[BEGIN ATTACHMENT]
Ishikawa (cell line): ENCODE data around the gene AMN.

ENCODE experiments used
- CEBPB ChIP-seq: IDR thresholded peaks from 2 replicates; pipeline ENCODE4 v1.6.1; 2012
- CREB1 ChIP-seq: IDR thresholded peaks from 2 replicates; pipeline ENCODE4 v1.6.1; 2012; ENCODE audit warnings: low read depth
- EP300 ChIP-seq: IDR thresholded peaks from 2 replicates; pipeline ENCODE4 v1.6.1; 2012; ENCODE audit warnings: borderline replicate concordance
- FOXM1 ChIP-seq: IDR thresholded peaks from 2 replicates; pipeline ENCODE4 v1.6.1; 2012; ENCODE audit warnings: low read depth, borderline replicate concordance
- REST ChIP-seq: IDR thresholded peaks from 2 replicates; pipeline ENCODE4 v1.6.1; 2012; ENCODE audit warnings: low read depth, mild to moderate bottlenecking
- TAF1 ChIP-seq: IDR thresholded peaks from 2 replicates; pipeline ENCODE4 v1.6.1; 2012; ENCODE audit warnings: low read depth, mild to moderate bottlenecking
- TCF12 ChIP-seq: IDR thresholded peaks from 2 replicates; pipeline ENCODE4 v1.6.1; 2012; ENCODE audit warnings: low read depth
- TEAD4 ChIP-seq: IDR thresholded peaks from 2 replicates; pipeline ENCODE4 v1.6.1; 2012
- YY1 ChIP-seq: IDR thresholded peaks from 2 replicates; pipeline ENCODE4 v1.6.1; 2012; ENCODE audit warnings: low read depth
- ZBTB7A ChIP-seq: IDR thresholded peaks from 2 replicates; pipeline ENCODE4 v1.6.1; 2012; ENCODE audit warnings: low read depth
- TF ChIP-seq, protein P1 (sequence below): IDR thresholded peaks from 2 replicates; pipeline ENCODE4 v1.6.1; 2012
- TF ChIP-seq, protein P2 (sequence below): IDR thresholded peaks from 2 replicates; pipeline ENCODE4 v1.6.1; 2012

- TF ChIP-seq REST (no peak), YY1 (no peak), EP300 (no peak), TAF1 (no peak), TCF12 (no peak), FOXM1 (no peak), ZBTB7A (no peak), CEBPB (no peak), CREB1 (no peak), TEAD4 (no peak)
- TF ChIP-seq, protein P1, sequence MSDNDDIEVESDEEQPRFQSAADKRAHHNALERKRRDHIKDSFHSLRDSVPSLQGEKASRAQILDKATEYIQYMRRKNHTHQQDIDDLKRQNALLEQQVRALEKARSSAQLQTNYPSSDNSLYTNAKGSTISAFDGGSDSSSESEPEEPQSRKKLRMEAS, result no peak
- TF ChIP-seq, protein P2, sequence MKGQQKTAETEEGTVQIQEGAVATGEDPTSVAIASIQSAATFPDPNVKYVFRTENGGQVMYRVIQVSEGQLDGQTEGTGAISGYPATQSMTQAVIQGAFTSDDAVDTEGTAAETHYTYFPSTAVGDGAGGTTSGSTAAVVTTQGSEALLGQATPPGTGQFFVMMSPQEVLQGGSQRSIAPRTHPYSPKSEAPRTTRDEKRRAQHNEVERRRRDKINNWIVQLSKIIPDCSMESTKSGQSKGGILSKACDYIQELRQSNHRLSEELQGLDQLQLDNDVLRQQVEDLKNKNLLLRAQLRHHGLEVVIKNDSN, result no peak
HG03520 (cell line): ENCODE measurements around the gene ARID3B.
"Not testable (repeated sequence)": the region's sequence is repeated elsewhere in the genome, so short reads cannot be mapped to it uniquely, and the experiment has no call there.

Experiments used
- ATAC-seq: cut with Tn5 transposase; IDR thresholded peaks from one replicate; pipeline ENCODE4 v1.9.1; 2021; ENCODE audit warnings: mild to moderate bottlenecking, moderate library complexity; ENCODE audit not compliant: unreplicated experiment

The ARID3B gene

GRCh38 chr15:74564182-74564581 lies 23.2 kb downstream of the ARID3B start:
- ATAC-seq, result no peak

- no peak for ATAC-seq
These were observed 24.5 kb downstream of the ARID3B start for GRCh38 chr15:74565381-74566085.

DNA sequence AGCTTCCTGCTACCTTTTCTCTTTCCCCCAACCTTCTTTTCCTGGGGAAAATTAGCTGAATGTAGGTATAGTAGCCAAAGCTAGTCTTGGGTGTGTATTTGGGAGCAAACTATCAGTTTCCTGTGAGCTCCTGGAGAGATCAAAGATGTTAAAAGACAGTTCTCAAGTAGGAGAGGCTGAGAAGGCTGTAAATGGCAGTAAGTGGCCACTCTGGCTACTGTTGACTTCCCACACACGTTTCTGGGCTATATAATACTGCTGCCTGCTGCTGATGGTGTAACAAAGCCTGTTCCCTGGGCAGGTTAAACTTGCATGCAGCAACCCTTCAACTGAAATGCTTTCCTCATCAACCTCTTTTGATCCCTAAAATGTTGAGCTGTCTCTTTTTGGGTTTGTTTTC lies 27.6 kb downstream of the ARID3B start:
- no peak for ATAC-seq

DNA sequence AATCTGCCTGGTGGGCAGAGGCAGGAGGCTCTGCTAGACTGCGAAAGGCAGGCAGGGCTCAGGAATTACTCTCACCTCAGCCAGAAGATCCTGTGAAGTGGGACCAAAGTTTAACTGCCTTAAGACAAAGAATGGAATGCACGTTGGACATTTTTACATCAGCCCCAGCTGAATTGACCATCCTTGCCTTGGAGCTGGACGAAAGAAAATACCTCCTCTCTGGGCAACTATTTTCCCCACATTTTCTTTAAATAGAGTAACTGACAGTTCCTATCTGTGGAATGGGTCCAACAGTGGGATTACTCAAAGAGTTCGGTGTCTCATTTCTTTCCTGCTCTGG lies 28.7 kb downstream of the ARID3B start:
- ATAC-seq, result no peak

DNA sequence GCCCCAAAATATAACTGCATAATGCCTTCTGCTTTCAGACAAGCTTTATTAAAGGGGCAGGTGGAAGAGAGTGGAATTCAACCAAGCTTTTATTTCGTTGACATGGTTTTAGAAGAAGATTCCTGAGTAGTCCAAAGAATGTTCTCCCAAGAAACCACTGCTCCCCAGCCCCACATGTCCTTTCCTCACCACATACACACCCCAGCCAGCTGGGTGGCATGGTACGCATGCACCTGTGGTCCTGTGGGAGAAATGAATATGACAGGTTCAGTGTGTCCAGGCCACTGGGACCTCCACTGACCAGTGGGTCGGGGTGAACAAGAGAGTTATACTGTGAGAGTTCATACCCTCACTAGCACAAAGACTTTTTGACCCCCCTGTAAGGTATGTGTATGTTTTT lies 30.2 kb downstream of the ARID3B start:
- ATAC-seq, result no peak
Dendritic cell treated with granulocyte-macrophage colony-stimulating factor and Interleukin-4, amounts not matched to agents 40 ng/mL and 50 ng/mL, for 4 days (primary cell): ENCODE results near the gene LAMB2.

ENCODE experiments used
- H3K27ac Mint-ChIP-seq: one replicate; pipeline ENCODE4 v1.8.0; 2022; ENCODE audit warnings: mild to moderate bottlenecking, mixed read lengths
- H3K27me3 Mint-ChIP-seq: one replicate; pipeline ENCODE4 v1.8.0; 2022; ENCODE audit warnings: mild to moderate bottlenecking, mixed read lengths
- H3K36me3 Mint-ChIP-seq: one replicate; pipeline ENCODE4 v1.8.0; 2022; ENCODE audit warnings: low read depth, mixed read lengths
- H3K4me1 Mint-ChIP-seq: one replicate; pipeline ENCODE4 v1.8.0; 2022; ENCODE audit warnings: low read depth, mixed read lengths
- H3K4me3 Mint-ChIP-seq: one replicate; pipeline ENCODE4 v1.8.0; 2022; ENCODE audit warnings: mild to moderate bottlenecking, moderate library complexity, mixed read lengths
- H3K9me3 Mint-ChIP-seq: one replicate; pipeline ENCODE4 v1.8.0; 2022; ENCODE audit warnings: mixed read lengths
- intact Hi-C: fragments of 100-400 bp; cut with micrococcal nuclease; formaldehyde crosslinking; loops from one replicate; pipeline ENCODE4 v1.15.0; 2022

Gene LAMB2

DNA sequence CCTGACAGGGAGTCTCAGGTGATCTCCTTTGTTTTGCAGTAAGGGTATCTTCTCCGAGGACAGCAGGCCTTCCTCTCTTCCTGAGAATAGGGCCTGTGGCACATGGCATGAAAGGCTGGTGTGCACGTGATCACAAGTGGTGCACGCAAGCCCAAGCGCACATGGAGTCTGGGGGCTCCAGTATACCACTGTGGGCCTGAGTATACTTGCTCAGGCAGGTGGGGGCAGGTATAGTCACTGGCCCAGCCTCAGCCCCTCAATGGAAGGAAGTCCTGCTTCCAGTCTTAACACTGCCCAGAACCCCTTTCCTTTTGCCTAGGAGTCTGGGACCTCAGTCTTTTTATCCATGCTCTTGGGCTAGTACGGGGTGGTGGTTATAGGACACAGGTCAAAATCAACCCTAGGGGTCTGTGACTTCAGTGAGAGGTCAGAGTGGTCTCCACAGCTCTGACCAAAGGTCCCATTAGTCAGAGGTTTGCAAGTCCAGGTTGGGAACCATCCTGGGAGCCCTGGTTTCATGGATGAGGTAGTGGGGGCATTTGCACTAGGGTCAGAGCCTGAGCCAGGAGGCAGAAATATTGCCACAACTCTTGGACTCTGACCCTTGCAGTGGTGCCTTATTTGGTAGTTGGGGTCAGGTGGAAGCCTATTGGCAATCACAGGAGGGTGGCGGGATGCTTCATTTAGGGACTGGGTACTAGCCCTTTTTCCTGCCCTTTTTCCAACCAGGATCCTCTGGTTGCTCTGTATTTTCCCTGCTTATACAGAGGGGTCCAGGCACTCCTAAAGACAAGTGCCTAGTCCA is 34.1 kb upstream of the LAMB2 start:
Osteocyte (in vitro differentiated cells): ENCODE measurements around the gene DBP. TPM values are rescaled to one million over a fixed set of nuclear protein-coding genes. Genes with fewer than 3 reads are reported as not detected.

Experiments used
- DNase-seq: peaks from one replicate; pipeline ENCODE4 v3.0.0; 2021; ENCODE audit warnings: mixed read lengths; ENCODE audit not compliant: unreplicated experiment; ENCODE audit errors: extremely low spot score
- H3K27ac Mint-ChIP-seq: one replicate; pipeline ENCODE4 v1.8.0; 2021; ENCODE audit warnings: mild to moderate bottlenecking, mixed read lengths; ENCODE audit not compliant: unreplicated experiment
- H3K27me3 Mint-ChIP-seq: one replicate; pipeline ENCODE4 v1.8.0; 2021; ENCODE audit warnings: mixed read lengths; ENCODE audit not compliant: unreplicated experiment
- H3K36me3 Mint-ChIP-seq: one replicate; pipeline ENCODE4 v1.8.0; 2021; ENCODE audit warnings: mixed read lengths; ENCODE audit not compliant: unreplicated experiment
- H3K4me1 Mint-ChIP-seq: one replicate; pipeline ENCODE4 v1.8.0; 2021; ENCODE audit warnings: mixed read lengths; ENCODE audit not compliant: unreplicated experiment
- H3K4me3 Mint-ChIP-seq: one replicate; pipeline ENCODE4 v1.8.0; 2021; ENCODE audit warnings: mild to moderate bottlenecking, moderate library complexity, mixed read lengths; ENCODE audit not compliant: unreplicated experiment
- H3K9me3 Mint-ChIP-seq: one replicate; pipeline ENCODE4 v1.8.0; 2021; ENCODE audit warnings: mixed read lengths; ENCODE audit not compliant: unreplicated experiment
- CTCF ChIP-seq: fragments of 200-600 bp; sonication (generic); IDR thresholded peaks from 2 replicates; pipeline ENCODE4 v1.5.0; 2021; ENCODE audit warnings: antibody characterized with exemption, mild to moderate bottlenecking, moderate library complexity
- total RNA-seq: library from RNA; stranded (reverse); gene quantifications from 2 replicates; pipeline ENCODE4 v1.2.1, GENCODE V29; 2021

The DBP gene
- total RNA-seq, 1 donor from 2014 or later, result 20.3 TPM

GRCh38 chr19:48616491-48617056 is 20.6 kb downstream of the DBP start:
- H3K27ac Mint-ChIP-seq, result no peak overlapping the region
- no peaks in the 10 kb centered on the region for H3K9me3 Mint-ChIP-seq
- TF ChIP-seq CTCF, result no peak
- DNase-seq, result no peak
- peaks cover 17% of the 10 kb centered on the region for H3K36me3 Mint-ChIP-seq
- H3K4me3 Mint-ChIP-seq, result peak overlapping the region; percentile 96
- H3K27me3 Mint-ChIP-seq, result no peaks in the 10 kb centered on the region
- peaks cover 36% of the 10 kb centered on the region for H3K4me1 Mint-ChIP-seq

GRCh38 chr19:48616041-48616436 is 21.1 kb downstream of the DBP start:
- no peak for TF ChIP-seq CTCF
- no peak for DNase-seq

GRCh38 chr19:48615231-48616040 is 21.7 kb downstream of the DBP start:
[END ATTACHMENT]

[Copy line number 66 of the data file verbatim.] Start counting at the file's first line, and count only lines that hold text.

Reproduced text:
GRCh38 chr19:48616041-48616436 is 21.1 kb downstream of the DBP start: